Since everything smells strange in a new home, the Bengal’s need to mark our territory may be triggered. When they feel unwanted and insecure, peeing everywhere is how they stake out their territory.

It’s crucial to bring all of your cat’s belongings, including scratchers, litter boxes, and cat beds, when moving to a new home. They will be able to scent themselves, making them feel more at home.

10. A new animal in the house

Cats are fiercely possessive, and if they feel threatened by a new furry family member (particularly another cat) or the presence of wild animals, they won’t think twice about marking their territory.

It’s recommended to do a careful and gradual introduction before letting the two animals wander freely throughout the house if you decide to bring another kitty or any other animal into your family. Make sure your cats have enough vertical space and all animals have enough daily activity to prevent anyone from having any pent-up energy.

Catfights will be less likely to occur, and cats will be less likely to urinate around.

If your cat started urinating everywhere after you moved, but you had no new pets, it’s probably because they are seeing other animals outdoors and are defending their territory.

If this is the case, your cat will typically urinate on windows and doors. Purchasing deterrents and dispersing them outside the house to frighten the animals away is the best course of action. Your cat will feel less threatened in its territory after the outdoor animals cease visiting, and the peeing issue will end.

How do you stop Bengal cats from peeing?

1. Optimize Litter Tray Positioning

Apart from ensuring the litter box is cleaned frequently, you should ensure the tray is maintained in a calm spot away from the commotion of the house.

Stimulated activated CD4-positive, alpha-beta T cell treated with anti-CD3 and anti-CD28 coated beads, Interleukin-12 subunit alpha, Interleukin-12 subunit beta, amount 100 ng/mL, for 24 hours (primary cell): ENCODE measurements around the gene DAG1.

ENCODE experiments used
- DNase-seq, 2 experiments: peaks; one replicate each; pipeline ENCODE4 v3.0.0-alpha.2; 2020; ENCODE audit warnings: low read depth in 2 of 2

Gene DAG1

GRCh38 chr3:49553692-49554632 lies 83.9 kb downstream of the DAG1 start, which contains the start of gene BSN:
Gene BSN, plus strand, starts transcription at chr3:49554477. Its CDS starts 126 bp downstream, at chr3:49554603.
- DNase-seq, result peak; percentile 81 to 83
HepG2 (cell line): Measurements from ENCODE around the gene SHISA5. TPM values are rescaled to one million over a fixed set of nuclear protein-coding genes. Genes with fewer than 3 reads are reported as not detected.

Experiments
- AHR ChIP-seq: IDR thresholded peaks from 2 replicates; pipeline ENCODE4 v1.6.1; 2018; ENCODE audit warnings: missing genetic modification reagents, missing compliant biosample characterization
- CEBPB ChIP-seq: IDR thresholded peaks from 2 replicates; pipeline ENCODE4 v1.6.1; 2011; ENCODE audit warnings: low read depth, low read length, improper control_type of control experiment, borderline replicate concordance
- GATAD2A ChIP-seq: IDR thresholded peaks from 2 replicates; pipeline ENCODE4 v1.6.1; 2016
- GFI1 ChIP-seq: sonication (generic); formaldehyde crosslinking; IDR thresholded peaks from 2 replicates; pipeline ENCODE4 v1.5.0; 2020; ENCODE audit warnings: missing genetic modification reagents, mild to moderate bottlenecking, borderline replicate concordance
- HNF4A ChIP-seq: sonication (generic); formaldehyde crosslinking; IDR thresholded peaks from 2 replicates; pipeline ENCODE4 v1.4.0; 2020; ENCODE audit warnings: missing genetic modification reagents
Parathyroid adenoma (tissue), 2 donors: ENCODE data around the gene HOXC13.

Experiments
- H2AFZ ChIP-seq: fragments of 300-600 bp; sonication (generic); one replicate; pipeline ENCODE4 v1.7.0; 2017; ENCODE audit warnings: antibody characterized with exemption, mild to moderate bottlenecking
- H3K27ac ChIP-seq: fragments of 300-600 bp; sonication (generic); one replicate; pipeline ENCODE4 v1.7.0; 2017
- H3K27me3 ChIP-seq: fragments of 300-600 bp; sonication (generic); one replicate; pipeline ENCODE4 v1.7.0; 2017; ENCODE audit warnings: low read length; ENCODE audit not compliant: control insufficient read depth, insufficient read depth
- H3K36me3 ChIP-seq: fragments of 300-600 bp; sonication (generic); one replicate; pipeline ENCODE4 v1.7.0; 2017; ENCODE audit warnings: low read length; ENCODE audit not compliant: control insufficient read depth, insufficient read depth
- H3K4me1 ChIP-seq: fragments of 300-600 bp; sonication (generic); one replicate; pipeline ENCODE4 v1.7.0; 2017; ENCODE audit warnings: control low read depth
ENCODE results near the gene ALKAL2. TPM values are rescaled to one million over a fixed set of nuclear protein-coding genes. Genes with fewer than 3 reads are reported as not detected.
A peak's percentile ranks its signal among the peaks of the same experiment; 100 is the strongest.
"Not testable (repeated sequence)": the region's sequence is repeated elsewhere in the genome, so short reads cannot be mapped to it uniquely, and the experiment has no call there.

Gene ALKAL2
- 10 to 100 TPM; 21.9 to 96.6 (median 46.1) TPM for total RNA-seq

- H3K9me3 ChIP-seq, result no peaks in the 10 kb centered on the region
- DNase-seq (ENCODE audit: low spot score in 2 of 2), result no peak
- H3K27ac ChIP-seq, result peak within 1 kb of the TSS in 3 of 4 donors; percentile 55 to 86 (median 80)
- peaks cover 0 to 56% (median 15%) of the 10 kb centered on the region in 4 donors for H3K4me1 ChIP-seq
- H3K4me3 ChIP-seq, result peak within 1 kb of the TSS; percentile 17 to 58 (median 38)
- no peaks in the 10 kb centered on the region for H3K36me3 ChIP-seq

Bengal cats enjoy being among people but also want to relieve themselves in solitude, much like people do! Therefore, excessive noise may discourage your Bengal from using the litter box.

Most cats, even Bengals, prefer having their litter boxes situated in remote locations on the outskirts of their “core zone” (the area where they sleep, play, and eat). Bengals are pretty finicky about cleanliness and habit, and if you just put too much litter in the tray, they can even stop using it.

2. Consider Other Home Arrivals

The number of pet cats you have in your home may also need to be considered. Since most cats are natural loners, they won’t like sharing a litter box! Every cat should have its litter box, followed by another.

Your Bengal cats’ urination behaviors may be brought on by territorial behavior if you’ve lately brought a new cat into your home. Similar to cats in the wild, Bengal cats will mark their territory, and this behavior might be sparked by another cat’s scent or physical presence.

Because of their wild ancestry, Bengal cats have a higher territorial instinct than other cat breeds, so it’s crucial to introduce new cats gradually. It’s essential to remember that Bengals can experience stress when a new animal or human enters their area, leading to inappropriate elimination.

3. Praise Proper Toileting Behavior

Additionally, you can reward or praise your cat for using the litter box. In these cases, you must make sure your cat has plenty of hiding and climbing spots, such as cat trees, beds, and additional shelves in the room, in case they ever feel threatened. This type of furniture enables your cat to climb to a high perch where he will feel more secure.

4. Rectify Environmental Changes

It is crucial to understand that if your Bengal starts to urinate indoors, he is likely experiencing tension or worry because all cats are extremely sensitive to changes in their surroundings.

If this occurs, you must examine his surroundings to determine what has changed and make an effort to fix the problem.

Bengals are highly bright cats; therefore, they will respond favorably to encouragement, praise, and rewards. It is vital to get connected with your veterinarian immediately if you observe your Bengal struggling to urinate or making odd vocalizations.


Bengals occasionally start urinating all over the house. It’s a terrible incident, and you must find the truth as soon as possible. Additionally, it’s terrible for your home’s hygiene and often indicates something is wrong with your Bengal cat.

Mostly, a few simple adjustments around the house can solve the problem. However, as we have seen here, there is always a chance that your cat has a medical problem that may require veterinary care and support.

If unsure, do speak with a veterinarian. Don’t think twice and give them all the details you can. Additionally, they must be able to offer at least a few useful solutions.